Thursday, 26 February 2009

The Kabeedies, Apache Beat, Hexa at Proud Gallery 21 February 2009

Kabeedies pic by Alex Batten




One day (probably the next time I do a review of the year to date) I’ll mention the events that have eventually led to me being at the Proud Gallery tonight. Suffice to say that I’ve just been to Haverstock Arms, a venue that is so ill suited to putting on live acts that many of those booked to perform have taken one look at the set up and refused to play. And that I then accompanied one of these bands on a trek through Camden on an ultimately fruitless attempt to get them on a bill elsewhere.

That excursion having come to naught, I have diverted to Proud for the rest of the evening. The place is heaving, but as I have said of this venue before, bands have to compete with DJs, private parties and all manner of other distractions. The performance area also has the acoustics of an aircraft hangar and acts have to be on top form to make an impression.

Hexa are giving it plenty of welly. And any band that includes three rotating singers and a brass section have the ammunition to make plenty of impact. Which they do.

The band blast out a succession of soulful pop stompers, all of which are relentlessly upbeat. Just right for a Saturday night. It is also to their credit that even though some songs are performed by one singer and others by one or more of the two others, that there is no noticeable dropping off in quality between each lead.

If Iain Sinclair was to do one of his psycho-geographical assessments of Hexa he would say that they perform at the crossroads of Bookhouse Boys and Go Team. (Actually, I’m not sure that he would, but that has enabled me to do the old writers’ trick of saying ‘Band X sounds like Bands Y & Z’ without putting it as baldly as that.)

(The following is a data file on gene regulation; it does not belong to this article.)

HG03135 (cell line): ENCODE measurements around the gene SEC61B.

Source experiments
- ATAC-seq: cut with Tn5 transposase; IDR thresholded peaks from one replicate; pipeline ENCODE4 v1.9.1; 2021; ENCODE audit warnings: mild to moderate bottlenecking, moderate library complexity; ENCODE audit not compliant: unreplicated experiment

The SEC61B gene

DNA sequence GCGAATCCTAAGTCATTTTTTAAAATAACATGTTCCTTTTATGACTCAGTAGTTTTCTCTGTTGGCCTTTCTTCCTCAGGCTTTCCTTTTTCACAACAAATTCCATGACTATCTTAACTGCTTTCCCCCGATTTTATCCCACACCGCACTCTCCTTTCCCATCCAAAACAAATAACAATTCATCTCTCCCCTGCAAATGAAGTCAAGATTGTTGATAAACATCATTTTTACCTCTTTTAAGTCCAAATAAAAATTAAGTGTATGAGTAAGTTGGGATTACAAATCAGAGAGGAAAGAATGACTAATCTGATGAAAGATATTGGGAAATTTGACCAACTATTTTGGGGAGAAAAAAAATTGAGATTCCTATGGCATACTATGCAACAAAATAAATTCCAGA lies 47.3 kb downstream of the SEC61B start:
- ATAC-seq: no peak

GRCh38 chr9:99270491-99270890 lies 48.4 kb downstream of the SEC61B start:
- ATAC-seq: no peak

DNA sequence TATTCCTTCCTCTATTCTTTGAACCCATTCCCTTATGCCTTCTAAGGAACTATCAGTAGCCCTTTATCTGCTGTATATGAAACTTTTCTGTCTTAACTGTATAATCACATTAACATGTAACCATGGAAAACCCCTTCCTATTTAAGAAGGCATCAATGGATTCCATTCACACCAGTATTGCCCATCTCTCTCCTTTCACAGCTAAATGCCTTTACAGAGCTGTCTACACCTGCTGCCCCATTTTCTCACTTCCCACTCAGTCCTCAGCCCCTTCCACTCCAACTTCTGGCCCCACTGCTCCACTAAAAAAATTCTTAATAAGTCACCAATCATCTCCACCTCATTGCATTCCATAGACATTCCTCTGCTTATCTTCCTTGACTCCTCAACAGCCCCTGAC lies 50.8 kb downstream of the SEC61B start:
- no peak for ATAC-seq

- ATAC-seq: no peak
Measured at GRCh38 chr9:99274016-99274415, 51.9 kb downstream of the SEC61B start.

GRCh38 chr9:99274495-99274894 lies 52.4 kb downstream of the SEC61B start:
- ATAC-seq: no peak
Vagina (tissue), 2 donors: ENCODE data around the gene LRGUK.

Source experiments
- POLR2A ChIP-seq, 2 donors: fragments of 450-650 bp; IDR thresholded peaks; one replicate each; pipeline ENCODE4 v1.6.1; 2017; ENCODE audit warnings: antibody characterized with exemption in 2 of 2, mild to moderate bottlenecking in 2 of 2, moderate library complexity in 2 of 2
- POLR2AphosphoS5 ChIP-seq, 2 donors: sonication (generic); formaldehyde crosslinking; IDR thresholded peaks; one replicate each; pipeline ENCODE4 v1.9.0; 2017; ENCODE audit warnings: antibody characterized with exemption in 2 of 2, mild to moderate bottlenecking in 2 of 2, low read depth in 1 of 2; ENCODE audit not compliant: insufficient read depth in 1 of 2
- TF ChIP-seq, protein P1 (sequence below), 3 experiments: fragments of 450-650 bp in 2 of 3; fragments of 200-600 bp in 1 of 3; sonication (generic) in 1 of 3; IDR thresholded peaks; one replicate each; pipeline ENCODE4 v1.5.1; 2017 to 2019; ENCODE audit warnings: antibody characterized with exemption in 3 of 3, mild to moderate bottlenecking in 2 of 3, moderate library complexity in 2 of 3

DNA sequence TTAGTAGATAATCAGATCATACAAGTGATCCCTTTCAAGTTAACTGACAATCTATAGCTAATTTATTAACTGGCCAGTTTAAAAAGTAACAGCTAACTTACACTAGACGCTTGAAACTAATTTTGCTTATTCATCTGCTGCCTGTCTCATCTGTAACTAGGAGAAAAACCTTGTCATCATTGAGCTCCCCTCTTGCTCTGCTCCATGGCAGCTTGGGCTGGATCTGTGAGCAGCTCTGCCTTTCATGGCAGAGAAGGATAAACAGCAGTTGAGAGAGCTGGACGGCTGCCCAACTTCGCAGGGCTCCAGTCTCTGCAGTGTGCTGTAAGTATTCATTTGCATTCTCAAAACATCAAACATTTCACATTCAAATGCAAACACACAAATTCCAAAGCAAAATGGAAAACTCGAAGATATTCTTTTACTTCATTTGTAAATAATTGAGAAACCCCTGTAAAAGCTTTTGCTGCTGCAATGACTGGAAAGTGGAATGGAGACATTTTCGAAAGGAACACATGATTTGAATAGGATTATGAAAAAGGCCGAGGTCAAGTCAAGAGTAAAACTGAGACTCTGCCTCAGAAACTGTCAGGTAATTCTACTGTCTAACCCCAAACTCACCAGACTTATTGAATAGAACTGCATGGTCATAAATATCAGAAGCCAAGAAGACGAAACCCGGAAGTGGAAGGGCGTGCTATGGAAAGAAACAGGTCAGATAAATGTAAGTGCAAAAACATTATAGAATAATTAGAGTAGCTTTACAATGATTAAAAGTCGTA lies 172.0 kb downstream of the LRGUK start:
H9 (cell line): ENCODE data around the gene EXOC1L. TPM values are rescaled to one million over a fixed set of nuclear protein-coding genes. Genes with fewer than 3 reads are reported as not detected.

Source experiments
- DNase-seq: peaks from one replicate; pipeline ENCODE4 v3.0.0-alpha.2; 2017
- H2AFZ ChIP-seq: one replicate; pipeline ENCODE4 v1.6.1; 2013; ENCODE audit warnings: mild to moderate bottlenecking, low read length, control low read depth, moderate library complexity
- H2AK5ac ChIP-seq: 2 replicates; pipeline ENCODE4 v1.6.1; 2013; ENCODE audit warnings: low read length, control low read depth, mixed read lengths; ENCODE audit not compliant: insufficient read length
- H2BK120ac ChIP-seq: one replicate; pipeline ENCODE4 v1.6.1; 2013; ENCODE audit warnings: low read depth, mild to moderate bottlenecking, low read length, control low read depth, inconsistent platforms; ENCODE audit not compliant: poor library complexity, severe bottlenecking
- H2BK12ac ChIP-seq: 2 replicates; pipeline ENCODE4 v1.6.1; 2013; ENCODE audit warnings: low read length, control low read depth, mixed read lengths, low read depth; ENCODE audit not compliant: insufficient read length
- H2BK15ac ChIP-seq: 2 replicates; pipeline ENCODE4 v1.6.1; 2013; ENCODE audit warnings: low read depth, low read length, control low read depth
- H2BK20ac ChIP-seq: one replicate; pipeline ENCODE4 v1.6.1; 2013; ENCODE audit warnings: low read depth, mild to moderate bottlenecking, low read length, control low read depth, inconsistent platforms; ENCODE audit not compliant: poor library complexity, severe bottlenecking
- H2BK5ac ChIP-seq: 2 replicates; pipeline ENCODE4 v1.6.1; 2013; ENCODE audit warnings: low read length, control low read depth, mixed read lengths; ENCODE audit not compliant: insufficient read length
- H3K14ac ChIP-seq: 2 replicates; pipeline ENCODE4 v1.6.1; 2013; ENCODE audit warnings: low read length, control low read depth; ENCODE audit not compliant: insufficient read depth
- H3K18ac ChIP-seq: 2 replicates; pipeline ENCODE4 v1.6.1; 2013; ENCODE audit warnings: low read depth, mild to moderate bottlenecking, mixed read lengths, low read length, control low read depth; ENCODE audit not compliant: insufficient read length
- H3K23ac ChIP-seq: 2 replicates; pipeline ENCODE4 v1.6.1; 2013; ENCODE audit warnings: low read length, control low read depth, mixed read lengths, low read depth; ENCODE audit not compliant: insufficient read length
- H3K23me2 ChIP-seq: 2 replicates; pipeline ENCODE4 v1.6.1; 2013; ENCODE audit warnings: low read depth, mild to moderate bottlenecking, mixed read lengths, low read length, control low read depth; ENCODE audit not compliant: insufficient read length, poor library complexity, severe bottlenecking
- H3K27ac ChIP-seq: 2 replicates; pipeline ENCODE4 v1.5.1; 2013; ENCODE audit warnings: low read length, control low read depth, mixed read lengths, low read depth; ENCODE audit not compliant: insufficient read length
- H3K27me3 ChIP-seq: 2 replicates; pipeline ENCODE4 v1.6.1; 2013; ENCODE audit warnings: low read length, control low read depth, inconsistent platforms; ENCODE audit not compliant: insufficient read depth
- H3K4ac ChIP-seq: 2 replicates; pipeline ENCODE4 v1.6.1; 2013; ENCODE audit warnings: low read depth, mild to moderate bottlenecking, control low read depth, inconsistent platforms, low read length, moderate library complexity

Next up are the hotly touted Apache Beat. They are very impressive, even if most of the sound that they are making seems not to be leaving the stage, but somehow getting lost in the rafters above.

Singer Christina Aceto has a fine voice and she hunches over her microphone with her eyes closed, lost in music, caught in a trance etc. Next to her brother smashes his guitar around creating a forceful punky racket. Watching them I think ruefully of timing and how some bands hit the mark and others don’t - this lot are good, especially live, but to me they sound like a watered down version of The Sam I Am/Boudica, an incendiary act from Southend who have recently called it a day in the face of indifference from the general music scene. Unfortunately, they didn’t come from Brooklyn and so weren’t deemed hip.

Apache Beat deserve every success; it’s just that they make me a little wistful.

I have no such qualms about tonight’s headliners, The Kabeedies. This is the second time that I have seen them in three months and they are rapidly becoming one of my favourite live acts.

Small but sturdy singer Katie Allard is flanked by two lads on bass and guitar. She is a pocket dynamo, marching on the spot, pistoning her arms, all the while demanding attention.

The songs are short and spiky, twisted pop gems such as ‘King Canute’ and ‘Fuzzy Felt’. The crowd dance and whoop and are really enjoying themselves. The band even seems to have overcome the rubbish acoustics in here.


A very strange and eventful evening, ultimately saved by a trio of strong acts. As for earlier – let’s just say that The Haverstock Arms is a better place for watching football than music.